Quality, consistent value and continued innovation are all descriptions that fit Simonsig. They’re a South African producer of note that has been getting it done in proper fashion for over five decades now. In fact, last year marked 50 years of winemaking for the Malan family. Starting in 1968, they’ve been making wine outside Stellenbosch under the Simonsig Family Vineyards label. A couple of years later in 1970, they introduced their first red. They’ve continued to push the quality envelope over time and widen their portfolio with complementary offerings when and where they fit in well. Their flagship wine remains Chenin Blanc, but there’s much more to enjoy when you peak under the hood, including Pinotage, Sauvignon Blanc, Syrah and a Bordeaux-inspired blend. Several sparkling wines also help flesh out their lineup and boost how impressive it is.
I’ve been drinking Simonsig wines for more than a decade, and the quality, while always good, has risen over time. The offerings are uniformly well made, delicious and solid. Tasting two distinct expressions of Pinotage side by side is a good way to see the range of this grape, while their entry-level Chenin Blanc stands as one of the outstanding white wine values in the world.
Simonsig 2018 Chenin Blanc ($14)
This is entirely Chenin Blanc and it was fermented in stainless steel. The nose of this remarkably fragrant wine is dotted with a mélange of stone fruits and wisps of spice. Honeydew melon, kiwi and apricot are all evident on the delicious palate. The finish is fruity, spicy and honeyed. Perfect all by itself, this Chenin will also be a great partner with Indian food. Buy it by the case and make it your house white.
Simonsig 2018 “Sunbird” Sauvignon Blanc ($18)
Simonsig has been producing Sauvignon Blanc for 40 years now. The fruit is sourced from four regions, with Stellenbosch fruit making of 55% of the cuvee. Grapefruit and lemon ice drive the aromatics. The palate is stuffed with bits of cantaloupe, lime zest and spice. Guava and continued lemon flavors are in evidence on the long finish.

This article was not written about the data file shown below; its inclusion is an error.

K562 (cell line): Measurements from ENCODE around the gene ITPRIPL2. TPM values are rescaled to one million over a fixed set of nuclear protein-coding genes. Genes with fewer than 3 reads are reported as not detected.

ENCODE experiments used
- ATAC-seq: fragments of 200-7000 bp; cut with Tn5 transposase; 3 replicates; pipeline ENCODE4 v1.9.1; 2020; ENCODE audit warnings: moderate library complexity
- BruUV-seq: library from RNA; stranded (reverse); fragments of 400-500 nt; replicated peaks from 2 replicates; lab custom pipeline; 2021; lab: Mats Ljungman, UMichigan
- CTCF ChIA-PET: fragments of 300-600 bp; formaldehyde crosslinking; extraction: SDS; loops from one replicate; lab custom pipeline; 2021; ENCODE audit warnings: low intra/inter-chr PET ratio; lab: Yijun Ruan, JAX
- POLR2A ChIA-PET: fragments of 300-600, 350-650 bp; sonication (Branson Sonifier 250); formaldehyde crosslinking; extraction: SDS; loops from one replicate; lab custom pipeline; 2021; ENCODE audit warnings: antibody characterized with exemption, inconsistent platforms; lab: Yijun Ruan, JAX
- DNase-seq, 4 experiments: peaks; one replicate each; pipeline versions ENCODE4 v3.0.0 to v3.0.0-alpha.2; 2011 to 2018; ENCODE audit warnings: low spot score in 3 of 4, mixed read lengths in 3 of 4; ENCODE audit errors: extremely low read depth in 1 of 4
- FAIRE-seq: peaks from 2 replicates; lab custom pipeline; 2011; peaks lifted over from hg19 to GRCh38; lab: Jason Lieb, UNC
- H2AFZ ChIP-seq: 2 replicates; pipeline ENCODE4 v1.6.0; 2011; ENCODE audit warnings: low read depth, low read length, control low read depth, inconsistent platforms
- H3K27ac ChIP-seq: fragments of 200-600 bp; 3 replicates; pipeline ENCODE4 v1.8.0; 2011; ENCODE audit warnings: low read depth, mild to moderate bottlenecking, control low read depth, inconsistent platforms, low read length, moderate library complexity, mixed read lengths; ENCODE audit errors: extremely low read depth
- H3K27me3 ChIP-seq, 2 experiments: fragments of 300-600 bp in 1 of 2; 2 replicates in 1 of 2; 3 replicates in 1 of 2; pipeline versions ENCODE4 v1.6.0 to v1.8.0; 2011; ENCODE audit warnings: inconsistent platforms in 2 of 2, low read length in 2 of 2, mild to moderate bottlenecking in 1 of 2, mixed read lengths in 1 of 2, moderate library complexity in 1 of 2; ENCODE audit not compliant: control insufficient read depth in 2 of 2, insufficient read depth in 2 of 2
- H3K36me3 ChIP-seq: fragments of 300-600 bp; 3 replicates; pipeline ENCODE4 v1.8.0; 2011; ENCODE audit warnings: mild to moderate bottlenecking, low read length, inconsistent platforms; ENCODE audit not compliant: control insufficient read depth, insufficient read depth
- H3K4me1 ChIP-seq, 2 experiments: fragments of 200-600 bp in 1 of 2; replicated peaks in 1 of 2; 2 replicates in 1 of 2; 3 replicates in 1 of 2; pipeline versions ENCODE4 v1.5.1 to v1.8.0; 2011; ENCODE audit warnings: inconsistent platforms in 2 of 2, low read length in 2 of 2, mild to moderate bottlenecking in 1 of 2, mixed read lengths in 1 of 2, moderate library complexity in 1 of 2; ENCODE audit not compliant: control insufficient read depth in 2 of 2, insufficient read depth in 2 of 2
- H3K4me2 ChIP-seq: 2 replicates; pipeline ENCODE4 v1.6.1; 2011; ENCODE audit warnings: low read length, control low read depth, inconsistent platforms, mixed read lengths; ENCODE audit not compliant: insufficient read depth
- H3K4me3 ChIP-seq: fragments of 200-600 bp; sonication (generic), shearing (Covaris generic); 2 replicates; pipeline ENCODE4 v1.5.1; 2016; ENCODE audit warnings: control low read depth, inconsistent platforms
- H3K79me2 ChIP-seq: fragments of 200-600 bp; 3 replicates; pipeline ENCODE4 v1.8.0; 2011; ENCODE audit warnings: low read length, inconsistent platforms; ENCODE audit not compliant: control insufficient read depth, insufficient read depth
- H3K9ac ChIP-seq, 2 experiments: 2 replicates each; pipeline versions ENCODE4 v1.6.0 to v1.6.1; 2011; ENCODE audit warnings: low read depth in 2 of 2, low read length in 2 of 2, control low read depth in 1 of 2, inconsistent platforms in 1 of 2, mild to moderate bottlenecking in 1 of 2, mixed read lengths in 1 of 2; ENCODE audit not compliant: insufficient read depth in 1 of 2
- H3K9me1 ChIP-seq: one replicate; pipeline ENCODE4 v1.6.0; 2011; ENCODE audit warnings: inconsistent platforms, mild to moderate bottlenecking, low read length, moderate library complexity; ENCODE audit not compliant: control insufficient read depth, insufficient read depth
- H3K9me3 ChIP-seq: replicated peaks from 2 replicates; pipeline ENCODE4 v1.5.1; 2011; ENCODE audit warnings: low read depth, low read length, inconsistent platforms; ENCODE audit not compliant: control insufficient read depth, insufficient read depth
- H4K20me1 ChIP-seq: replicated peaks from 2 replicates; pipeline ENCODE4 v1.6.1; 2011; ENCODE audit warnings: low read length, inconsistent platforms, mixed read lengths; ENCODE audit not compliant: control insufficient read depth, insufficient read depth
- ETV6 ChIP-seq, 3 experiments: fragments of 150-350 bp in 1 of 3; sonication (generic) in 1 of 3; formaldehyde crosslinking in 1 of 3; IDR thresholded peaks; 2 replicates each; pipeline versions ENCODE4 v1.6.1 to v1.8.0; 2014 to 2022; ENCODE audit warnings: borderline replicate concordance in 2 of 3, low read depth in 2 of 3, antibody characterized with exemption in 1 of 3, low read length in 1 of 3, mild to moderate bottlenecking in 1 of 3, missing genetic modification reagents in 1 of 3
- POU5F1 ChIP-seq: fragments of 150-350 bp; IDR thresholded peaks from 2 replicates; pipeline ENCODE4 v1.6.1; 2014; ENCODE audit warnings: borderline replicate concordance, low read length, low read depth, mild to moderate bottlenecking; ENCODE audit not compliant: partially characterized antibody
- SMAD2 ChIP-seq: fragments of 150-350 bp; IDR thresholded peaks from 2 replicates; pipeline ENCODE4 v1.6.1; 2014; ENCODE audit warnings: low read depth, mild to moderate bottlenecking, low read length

Simonsig 2017 Avec Chene Chenin Blanc ($36)
Fruit sourced from the winery’s oldest Chenin plantings and the use of oak are a couple of the contributing factors distinguishing this offering from their other Chenin. Wet limestone leads the way on a slightly reticent nose. Dried stone fruit and bits of preserved citrus dominate the intense palate. Minerals, spice and continued elements of focused fruit are evident on the impressive finish.
Simonsig 2016 Pinotage ($18)
A vinicultural crossing of Pinot Noir and Cinsaut created Pinotage. Blackberry and bramble are evident on the nose. Hints of smoked meat, black raspberry and spice light up the palate. Bits of peat and continued dark fruits drive the finish. If you’re looking for something to pair with off the grill, this is it. Don’t be afraid to put a bit of a chill on it in warmer months.
Simonsig 2016 Redhill Pinotage ($38)
Redhill Pinotage is produced from select barrels that in turn came from the Red Hills of their estate. The aromatics are focused and floral with intermingling bits of spice. Leather, black fruit and toasty oak notes are all in evidence on the palate. The finish is long and lush. Delicious today, this Pinotage will drink well for a dozen years.
Simonsig 2015 Tiara ($39)
Cabernet Sauvignon (68%), Merlot (24%), Cabernet Franc (4%) and Petit Verdot (4%) were blended to create this vintage of Tiara. What’s most impressive about this blend is how seamless it is. 2015 Tiara is definitely a case of the whole being greater than the sum of its parts. Dusty cocoa and blackberry aromas explode from the nose. The palate is stuffed with dark fruit flavors that are both bold and elegant in nature. Black cherry, spice and bits of leather are evident on the long and impressive finish.
Simonsig 2015 Merindol Syrah ($40)
Merindol is entirely Syrah from a single vineyard. Violet and blackberry aromas fill the nose. The palate is stuffed with red and black cherry flavors as well as a generous dollop of black pepper. Hints of chocolate sauce and earth are in play on the long finish. This wine compares favorably with examples from the Rhone.